When I first discovered techno music at a rave in the early ‘90s, I thought the music was made by computers. I didn’t see the DJs (at this time they were really discreet) and this music struck me by its impersonal appearance. It was poetry from the future! Electronic music producers, we aren’t musicians. We do music thanks to computers, that’s why we are so obsessed!

Can you describe how the Cube works, or how you work in that space? I heard no laptops are allowed in the Cube, is that true? Why?
I have a ‘home studio’ in the central square in the Cube. I work with a MPC 1000 & synth and rhythm box and mixer. The animations are linked to my MPC 1000. You can prepare too much with a laptop. It’s more fun to me when I have lot of stuff to do during the show. With my set up, I have to mix, send the effect, cut the beat, open or close filter and I decide how long the show is. I can fuck up a track or the whole show if I’m not focused on what I have to do. I have no laptop for a selfish reason: I have more fun with an analog home studio!

Do you think your use of the Cube has contributed to DJ performances becoming more theatrical? Has this theatrical environment affected the quality of the music?
I think we need stage design on big stages. Even if I work with a real analog studio, what I’m doing on stage is really not spectacular – I’m pushing buttons and moving a fader! That is not taking enough space on a large stage! When I’m in the crowd and I see a single guy behind his laptop, even if he provides some good music, I’m a bit frustrated! And the stage design doesn’t affect the quality of the music, you can make theatrical shit or theatrical gold! I love DJing house music in clubs and playing strong techno music in a Cube on big festival stages.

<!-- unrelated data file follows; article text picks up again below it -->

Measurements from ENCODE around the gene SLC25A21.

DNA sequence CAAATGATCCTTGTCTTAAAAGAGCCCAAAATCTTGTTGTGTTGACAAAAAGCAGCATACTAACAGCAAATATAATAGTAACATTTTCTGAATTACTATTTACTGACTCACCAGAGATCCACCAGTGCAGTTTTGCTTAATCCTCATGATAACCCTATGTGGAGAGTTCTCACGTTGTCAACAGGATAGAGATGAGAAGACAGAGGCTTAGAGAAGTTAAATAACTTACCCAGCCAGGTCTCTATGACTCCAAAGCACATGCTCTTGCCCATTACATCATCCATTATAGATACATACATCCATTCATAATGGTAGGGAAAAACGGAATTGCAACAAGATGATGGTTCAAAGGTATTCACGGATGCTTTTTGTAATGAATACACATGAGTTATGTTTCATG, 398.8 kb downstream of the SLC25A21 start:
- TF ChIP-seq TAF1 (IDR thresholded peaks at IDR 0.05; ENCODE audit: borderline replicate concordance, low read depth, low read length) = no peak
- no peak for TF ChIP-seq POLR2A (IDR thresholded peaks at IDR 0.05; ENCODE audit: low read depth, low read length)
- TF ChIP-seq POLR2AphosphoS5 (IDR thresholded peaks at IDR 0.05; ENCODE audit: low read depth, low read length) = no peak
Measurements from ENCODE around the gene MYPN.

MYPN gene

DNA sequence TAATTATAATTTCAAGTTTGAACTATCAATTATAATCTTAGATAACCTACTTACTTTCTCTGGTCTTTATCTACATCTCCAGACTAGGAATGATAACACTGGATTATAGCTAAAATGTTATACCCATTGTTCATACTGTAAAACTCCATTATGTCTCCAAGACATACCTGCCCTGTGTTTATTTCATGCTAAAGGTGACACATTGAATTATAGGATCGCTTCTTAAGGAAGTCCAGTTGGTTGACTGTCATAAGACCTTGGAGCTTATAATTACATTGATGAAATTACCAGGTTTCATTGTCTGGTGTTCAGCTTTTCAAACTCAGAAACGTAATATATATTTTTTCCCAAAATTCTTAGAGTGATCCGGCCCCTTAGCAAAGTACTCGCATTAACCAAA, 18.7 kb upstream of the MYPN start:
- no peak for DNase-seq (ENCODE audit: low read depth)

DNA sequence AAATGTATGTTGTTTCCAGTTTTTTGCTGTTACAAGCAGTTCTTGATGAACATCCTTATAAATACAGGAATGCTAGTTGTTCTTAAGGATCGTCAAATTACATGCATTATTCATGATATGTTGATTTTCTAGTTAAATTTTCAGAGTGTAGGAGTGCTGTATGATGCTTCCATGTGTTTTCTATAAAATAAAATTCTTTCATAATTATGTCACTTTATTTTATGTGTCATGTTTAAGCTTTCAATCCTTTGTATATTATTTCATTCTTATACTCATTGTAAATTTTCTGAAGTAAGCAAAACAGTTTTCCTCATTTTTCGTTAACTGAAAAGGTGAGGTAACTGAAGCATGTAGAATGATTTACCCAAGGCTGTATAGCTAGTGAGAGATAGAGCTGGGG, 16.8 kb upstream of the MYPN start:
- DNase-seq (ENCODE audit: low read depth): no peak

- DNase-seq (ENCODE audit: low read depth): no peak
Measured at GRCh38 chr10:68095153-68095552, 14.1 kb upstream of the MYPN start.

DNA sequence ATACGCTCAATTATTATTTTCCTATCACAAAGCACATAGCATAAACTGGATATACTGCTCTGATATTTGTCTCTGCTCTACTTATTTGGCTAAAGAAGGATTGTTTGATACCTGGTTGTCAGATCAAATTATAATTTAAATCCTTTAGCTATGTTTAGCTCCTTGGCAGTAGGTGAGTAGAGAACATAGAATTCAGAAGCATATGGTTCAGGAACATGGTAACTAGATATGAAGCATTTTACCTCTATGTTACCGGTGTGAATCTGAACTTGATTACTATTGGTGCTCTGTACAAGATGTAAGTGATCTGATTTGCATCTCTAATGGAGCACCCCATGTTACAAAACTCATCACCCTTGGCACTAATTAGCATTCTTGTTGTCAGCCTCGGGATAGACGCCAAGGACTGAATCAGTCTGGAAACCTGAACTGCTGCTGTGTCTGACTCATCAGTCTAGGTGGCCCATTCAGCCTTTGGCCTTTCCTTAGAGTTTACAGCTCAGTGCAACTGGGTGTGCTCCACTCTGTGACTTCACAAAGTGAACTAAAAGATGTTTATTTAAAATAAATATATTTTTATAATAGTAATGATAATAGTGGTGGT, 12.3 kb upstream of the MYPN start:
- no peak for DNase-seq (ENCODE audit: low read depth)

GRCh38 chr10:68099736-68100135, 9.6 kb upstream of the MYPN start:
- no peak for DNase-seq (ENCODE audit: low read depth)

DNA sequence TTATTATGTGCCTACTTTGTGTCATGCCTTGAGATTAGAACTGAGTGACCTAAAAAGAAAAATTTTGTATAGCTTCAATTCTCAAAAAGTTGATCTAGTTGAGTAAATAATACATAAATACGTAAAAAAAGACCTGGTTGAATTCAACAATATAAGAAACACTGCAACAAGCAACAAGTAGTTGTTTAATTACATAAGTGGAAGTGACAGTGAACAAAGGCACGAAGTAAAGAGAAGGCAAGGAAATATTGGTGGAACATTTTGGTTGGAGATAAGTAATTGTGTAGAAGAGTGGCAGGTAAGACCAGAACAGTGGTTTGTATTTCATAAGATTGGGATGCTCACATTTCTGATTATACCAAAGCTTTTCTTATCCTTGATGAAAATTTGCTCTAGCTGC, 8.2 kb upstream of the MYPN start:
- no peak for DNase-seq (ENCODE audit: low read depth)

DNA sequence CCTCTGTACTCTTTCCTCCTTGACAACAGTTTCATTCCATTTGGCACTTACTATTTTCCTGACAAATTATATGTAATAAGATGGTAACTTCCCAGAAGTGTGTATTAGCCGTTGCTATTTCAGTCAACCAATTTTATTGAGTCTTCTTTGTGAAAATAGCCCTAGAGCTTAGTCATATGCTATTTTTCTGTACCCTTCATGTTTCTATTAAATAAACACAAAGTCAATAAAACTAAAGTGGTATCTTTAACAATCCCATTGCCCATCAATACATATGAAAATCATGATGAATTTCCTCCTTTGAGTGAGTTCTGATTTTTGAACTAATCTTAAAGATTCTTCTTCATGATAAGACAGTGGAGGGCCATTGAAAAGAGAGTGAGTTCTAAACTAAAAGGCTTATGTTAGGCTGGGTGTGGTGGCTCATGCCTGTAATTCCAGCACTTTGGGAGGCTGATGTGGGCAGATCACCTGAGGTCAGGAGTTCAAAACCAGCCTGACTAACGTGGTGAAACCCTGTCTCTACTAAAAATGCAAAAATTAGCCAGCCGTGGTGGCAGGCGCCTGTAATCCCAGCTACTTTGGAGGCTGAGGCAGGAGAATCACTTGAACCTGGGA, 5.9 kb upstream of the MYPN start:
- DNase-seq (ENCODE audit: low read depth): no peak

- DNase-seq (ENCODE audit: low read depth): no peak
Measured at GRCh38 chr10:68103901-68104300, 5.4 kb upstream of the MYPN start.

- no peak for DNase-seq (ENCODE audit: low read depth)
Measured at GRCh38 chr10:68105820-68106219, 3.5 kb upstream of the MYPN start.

You went to college with the guys from Air and Alex Gopher. How do you feel about those early days when you created Solid [records] together?
Alex & I have our studio in the same building and we see each other every day. There is no sound I released before he gave me advice. We started Solid at a fantastic time when electronic music took off really strongly in Europe. It was all new and there were only young people like us in this business. We did it with the feeling we were inventing the future. (In fact, it was business.)

What do you think of the idea of a “French Touch” movement now?
I’m trying to not answer any questions about French Touch. It’s harder than giving up smoking!

How do you look back on the Super Discount compilation?
Super Discount is a really chaotic story. It began in 1994, the Paris techno scene was pretty small and took itself very seriously, which is why I chose to release EPs under a non-credible name like Superdiscount. But I’m very ambitious musically. I want to produce thoroughbred house that is both abstract and elegant. The release schedule we agreed on for 4 Superdiscount EPs forced me to produce music under constant pressure and I completely failed in my ambition to make thoroughbred, abstract music!